But if you want something closer to a Holodeck experience, buy an expensive PC instead.
Oculus’ main mobile effort thus far has been its partnership with Samsung on Gear VR, a mobile headset that uses Samsung Galaxy and Galaxy Note phones. Many of those who have the headset got it free when they bought their phone.
At the Evening with Code Mobile conference, taking place at Ericsson’s Santa Clara offices, Oculus’ Vice President of Mobile Max Cohen said “millions of users” have collectively spent more than 20 million hours in the Gear VR to date. And “that number is growing rapidly,” he added.
However, he readily acknowledged the limitations of “orientation only” VR devices, including the Gear VR and Google’s newly launched Daydream View. This category of devices allows users to look around in a virtual scene, but not move through it; more advanced devices are generally tethered to a PC.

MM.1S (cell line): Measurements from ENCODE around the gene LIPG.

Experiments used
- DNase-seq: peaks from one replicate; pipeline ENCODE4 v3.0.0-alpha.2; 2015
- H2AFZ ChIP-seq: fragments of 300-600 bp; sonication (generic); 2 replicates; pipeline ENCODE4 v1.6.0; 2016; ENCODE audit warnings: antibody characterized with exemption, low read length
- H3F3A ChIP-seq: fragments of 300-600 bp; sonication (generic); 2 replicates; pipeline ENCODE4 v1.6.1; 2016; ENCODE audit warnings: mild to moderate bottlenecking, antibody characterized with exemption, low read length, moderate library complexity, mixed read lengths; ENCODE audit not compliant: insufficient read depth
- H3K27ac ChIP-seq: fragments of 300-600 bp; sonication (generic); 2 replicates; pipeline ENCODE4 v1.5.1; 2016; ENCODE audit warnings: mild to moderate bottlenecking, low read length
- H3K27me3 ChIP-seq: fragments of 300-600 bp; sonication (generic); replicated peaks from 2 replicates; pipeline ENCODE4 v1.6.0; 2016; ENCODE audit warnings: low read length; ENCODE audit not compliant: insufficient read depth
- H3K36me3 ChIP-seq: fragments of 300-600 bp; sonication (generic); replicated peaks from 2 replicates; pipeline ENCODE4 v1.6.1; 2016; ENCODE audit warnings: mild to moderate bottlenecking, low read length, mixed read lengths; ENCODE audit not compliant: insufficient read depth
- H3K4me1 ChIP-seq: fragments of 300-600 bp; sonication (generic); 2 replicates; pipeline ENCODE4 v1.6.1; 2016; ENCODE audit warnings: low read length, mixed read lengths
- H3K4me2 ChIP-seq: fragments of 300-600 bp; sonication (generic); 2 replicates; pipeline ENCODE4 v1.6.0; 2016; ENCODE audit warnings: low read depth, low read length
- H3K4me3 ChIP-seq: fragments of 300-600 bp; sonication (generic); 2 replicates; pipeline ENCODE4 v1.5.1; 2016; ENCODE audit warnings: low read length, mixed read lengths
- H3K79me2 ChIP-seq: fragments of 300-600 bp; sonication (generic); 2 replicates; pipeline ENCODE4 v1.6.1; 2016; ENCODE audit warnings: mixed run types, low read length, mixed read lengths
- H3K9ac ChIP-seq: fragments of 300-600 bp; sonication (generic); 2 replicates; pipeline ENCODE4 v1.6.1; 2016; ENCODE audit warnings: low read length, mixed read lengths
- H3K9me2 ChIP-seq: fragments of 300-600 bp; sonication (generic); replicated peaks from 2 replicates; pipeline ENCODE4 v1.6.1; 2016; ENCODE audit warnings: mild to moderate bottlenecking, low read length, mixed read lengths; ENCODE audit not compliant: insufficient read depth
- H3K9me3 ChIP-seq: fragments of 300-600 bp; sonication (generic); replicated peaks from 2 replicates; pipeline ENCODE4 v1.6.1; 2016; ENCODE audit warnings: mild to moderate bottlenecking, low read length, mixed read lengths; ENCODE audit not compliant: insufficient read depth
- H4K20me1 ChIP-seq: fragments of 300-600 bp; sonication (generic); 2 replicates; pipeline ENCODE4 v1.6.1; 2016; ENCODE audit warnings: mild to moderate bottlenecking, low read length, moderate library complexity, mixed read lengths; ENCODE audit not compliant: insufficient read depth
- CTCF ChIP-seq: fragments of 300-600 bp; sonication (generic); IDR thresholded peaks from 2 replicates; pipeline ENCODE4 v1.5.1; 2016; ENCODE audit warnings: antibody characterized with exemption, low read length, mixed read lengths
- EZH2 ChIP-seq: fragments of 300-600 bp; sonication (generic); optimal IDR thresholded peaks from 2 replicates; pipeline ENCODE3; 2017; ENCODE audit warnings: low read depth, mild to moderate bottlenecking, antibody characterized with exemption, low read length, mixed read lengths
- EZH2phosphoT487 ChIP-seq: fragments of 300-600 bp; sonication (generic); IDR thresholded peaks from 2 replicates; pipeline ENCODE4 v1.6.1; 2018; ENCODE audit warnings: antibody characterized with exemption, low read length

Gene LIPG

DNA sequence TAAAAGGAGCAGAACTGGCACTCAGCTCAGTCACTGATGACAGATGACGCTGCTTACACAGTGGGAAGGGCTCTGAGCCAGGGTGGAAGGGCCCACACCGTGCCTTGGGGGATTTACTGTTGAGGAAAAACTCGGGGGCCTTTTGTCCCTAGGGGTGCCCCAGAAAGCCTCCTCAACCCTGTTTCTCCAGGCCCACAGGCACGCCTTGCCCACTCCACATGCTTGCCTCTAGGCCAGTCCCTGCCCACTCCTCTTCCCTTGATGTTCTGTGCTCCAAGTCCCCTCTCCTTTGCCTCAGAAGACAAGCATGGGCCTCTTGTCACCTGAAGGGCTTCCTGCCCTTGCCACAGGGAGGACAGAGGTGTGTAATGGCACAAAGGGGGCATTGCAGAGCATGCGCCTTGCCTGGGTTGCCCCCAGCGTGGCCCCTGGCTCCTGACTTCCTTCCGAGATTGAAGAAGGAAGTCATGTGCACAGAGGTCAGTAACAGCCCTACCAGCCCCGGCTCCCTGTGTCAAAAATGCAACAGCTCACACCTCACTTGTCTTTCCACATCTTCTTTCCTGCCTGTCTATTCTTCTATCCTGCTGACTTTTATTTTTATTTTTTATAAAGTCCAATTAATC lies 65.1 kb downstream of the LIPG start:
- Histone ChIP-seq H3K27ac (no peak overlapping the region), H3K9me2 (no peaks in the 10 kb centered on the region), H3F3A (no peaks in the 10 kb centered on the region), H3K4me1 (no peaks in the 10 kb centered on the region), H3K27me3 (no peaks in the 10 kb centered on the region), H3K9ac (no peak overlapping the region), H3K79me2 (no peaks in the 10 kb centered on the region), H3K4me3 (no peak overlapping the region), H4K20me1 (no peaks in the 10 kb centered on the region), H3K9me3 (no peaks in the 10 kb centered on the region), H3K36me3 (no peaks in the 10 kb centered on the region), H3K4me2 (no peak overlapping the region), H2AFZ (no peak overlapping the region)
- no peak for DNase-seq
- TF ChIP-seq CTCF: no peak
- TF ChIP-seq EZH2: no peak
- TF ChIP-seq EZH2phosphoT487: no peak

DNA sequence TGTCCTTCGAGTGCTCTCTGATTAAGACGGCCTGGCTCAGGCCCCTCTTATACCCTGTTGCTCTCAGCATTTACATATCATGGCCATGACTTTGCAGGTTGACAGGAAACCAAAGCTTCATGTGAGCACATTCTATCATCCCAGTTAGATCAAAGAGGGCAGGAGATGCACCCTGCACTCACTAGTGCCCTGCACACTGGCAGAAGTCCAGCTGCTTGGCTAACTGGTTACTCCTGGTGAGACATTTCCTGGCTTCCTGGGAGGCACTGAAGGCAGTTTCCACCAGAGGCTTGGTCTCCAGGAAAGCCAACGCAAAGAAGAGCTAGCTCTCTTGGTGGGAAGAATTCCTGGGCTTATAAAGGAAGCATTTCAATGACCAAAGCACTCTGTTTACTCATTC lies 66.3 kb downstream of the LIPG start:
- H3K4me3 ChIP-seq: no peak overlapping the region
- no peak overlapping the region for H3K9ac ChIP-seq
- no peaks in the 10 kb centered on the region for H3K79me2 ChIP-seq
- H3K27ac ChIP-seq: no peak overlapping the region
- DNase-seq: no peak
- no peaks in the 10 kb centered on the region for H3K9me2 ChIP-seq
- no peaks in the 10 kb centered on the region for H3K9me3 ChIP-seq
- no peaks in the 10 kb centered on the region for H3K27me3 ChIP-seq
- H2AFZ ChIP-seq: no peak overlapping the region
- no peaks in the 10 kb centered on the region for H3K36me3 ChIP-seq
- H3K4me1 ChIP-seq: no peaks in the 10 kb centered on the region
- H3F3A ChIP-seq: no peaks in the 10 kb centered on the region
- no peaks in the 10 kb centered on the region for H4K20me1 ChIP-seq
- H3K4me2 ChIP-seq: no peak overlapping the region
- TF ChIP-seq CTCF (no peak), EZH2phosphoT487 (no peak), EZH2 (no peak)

“People think about the Holodeck,” Cohen said. “You’re not going to start with a mobile phone to get the Holodeck … It’s going to cost some money. You’re going to need a higher-end PC to run that.”
But he called lower-end VR devices “the mass market,” meaning they’re more likely to be people’s introduction to the medium.
Oculus has also talked about a third category of VR headset, a “stand-alone” device between the Gear VR and Oculus Rift that requires neither a high-end smartphone nor a high-end PC.
In October, it took the wraps off a prototype device that would let users move their whole bodies around in a virtual world thanks to “inside-out tracking.” That’s a fancy way of saying, “Cameras on the headset that track where you are in the world.”
“Both of these things [mobile and PC] are going to live on,” Cohen said. “That said, either mobile ‘drop-in’ or the ‘stand-alone’ form factor is how you’re going to get this into the hands of hundreds of millions, or billions, of people.”